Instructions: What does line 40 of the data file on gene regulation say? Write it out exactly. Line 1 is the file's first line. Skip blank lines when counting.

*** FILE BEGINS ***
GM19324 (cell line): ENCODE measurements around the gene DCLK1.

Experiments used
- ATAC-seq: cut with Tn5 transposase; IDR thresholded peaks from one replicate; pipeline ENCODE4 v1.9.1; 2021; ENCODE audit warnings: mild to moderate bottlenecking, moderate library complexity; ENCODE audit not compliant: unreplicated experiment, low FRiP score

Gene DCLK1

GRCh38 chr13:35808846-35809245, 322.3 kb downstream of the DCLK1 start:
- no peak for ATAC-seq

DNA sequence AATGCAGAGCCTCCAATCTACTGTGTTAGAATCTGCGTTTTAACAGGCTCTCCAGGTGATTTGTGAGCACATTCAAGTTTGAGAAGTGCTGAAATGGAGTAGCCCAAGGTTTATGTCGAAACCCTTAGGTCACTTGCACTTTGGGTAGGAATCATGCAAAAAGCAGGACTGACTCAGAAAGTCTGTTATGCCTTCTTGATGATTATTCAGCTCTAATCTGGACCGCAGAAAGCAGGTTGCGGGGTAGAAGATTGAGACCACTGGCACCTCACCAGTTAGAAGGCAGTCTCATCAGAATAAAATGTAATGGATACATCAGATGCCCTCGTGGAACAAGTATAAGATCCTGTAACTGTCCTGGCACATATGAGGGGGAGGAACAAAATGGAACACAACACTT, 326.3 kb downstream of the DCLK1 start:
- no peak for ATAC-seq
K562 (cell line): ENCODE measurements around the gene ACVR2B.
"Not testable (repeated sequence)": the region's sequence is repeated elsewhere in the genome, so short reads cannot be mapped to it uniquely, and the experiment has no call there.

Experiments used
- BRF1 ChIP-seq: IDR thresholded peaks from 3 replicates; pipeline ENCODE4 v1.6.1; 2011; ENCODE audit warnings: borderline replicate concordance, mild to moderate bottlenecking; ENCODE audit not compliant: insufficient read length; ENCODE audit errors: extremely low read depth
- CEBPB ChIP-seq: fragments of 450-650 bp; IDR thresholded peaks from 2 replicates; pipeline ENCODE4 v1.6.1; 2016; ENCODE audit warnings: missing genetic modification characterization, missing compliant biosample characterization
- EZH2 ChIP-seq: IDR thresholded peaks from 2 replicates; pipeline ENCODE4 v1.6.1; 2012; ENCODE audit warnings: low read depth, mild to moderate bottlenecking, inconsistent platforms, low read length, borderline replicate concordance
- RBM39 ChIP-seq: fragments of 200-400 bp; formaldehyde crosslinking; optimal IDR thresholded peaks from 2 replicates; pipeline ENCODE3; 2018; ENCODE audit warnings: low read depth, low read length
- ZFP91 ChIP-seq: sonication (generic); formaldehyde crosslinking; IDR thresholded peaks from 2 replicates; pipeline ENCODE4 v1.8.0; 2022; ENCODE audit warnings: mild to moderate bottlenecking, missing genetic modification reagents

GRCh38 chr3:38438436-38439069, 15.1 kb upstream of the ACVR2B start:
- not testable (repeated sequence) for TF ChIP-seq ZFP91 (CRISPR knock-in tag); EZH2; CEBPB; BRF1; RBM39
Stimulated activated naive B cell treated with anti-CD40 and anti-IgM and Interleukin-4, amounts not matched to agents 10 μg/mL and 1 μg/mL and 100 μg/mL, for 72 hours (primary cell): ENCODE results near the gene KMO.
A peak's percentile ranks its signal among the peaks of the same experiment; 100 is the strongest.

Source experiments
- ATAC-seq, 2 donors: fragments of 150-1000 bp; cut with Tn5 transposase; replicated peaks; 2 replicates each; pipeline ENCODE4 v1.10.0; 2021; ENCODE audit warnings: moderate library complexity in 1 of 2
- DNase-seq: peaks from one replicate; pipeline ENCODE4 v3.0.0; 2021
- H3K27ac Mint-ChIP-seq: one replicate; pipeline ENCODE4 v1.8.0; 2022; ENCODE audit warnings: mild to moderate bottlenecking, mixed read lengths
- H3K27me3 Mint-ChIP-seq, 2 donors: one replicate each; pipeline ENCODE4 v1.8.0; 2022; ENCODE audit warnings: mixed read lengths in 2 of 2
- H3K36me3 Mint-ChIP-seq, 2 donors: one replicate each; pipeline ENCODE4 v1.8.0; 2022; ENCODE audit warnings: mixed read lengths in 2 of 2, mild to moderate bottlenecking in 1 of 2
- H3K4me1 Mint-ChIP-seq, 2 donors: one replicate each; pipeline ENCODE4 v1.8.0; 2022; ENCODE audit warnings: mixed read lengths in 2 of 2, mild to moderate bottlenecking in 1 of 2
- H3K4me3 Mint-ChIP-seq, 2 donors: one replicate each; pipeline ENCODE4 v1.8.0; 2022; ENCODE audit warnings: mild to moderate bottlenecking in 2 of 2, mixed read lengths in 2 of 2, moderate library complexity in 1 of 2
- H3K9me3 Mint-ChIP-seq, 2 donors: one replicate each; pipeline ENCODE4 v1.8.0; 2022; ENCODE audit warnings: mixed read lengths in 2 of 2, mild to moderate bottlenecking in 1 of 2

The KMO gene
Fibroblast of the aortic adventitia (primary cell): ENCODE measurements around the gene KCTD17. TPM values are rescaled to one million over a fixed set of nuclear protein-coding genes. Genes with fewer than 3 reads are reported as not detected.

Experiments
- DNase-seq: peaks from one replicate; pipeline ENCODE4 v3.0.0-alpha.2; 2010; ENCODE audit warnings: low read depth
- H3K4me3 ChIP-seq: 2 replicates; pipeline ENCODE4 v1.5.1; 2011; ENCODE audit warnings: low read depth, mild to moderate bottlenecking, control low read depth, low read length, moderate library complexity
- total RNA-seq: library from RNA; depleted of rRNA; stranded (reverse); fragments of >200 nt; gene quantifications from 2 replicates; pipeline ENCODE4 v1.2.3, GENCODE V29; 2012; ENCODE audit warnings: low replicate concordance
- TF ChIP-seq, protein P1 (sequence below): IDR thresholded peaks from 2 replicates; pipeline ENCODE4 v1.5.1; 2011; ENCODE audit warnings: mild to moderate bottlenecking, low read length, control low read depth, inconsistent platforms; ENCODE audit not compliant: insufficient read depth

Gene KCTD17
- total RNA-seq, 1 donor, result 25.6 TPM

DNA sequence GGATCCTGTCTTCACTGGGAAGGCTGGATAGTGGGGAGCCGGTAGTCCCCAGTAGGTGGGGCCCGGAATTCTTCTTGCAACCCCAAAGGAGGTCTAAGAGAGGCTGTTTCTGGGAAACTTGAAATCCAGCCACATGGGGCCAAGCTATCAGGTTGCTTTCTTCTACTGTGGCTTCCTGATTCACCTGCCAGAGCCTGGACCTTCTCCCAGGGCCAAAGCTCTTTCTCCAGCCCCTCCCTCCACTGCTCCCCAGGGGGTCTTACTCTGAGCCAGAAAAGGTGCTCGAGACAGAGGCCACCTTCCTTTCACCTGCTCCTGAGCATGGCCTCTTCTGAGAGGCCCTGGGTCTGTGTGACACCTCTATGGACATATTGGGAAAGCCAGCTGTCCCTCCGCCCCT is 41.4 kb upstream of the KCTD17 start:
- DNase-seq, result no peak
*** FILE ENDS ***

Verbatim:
- DNase-seq, result no peak